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The Kennedy Assassination$
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Peter Knight

Print publication date: 2007

Print ISBN-13: 9780748624102

Published to Edinburgh Scholarship Online: September 2012

DOI: 10.3366/edinburgh/9780748624102.001.0001

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Visual Culture and Film

Visual Culture and Film

Chapter:
(p.133) 7 Visual Culture and Film
Source:
The Kennedy Assassination
Author(s):

Peter Knight

Publisher:
Edinburgh University Press
DOI:10.3366/edinburgh/9780748624102.003.0007

The story of the Kennedy assassination is inseparable from the mass production and consumption of illusory images in postwar American politics and culture, not least because the Camelot White House pioneered the careful cultivation of a media image in which style seemed to replace substance. Numerous iconic images of the assassination and its aftermath have engrained themselves into the contemporary American imagination, from the Zapruder footage to John Kennedy Jr's salute of his father's coffin at the funeral, and from Oswald's death ‘live’ on television to bootlegged copies of Kennedy's autopsy photos. In addition to the snapshots and home movie clips captured by amateur and professional photographers on the day, the iconography of the assassination has fascinated numerous avant-garde artists, most notably Andy Warhol. Having looked at these accidental and avant-garde representations, this chapter discusses the repeated shootings of the assassination in Hollywood films, in particular Blow-Up (1966), The Parallax View (1974), Blow Out (1981), and JFK (1991), all of which are notable for their sophisticated visual and cinematic techniques.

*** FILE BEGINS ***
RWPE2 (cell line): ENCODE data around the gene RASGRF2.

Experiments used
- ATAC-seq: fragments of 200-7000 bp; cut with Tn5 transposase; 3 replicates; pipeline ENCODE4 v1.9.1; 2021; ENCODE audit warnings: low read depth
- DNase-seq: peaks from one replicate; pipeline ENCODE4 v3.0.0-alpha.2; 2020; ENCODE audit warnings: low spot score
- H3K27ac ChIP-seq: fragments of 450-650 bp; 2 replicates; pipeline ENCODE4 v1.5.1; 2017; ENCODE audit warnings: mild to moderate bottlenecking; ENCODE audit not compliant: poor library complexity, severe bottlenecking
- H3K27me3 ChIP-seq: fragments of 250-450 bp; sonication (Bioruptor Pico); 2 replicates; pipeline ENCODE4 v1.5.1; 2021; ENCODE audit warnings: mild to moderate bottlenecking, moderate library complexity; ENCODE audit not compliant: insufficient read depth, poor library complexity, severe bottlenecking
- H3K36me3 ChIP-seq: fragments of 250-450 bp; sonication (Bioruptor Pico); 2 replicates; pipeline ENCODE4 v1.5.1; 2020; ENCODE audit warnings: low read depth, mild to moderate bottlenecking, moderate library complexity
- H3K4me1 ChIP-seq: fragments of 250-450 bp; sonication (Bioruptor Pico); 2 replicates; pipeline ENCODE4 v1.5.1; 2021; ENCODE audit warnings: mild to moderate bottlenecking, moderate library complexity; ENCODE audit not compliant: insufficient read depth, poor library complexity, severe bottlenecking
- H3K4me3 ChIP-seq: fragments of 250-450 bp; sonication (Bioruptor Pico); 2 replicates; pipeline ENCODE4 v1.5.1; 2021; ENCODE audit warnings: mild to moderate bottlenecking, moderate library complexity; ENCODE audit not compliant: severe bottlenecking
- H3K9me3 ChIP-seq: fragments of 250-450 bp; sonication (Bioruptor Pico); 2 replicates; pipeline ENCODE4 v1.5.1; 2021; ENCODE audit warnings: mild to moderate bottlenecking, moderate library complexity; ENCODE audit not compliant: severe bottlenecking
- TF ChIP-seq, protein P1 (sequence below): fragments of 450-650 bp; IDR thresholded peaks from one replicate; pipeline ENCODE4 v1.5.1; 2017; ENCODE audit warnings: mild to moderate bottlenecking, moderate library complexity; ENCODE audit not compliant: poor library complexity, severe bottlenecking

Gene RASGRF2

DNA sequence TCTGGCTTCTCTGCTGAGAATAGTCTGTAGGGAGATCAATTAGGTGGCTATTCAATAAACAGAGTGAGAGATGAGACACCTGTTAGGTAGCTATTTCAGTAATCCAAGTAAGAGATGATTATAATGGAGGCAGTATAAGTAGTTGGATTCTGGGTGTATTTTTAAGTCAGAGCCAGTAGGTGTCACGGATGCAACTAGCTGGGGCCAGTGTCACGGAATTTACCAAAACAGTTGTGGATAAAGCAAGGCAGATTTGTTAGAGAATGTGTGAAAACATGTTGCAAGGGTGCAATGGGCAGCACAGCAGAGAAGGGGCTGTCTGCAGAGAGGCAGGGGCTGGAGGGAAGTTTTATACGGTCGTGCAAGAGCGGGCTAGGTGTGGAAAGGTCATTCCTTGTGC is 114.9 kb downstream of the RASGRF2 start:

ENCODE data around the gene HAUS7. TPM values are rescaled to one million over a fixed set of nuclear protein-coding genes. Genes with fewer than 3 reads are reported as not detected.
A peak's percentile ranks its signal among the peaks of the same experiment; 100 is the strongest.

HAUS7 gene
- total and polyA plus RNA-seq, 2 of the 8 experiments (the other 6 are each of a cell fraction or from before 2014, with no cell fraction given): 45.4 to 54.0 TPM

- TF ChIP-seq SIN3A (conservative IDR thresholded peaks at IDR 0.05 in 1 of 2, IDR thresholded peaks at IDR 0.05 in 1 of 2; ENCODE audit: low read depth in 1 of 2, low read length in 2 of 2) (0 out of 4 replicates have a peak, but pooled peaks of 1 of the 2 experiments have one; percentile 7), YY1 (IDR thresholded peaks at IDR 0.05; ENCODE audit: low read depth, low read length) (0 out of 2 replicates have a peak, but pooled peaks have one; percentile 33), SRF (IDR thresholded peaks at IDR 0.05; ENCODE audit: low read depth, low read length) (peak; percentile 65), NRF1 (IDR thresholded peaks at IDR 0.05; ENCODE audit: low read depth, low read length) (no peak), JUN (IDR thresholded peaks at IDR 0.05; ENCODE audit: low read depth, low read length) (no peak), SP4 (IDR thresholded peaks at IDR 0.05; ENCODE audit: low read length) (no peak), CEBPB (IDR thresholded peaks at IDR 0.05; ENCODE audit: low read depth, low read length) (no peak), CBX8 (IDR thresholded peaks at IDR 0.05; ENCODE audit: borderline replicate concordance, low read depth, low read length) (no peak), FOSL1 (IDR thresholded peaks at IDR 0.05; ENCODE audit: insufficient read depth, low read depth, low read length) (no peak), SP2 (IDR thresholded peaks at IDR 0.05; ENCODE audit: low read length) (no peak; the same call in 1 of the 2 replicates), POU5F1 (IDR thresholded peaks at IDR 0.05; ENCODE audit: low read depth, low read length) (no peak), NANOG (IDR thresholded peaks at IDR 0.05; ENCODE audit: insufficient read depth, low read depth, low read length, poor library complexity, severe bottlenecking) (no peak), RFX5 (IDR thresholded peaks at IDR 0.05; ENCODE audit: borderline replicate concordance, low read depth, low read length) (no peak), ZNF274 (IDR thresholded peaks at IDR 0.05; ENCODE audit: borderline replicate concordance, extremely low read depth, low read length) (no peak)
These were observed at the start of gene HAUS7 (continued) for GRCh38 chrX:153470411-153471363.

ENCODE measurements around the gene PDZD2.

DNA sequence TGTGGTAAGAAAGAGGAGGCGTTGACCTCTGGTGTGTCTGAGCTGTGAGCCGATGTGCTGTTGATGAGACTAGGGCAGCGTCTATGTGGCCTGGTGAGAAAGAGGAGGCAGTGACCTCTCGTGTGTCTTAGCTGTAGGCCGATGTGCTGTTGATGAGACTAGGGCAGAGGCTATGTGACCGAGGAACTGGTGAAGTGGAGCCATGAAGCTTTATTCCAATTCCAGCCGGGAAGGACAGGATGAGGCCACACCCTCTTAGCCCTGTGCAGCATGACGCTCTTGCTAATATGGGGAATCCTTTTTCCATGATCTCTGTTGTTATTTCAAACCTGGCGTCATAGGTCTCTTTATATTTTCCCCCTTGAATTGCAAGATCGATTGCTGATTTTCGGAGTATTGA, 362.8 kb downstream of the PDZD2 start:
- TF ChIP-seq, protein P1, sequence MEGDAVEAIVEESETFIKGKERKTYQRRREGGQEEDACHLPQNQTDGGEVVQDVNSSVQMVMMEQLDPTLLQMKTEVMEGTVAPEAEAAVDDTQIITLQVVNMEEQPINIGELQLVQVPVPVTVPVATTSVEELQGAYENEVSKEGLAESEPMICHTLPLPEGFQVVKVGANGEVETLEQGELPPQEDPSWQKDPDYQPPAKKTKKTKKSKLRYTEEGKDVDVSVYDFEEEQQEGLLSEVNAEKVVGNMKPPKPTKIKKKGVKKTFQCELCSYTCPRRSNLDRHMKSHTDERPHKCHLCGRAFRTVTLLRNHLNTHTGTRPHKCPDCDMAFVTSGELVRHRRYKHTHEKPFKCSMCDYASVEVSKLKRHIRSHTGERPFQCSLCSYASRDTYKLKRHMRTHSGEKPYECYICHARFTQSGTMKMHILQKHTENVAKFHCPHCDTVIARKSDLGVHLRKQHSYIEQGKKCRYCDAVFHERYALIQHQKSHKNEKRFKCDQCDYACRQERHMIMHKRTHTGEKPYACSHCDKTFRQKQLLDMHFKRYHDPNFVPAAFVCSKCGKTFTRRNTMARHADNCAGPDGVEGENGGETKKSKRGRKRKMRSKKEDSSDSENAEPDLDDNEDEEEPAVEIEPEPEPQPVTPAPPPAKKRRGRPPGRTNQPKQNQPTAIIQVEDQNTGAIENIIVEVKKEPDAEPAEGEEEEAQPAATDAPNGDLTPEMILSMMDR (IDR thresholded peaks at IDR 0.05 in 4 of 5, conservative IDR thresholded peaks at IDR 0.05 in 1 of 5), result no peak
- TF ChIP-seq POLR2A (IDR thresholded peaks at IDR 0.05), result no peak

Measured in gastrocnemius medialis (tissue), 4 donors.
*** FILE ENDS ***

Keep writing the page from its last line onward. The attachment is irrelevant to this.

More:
Keywords:   Kennedy assassination, assassination, Hollywood films, iconography, avant-garde artists, Andy Warhol, John Kennedy Jr, Zapruder

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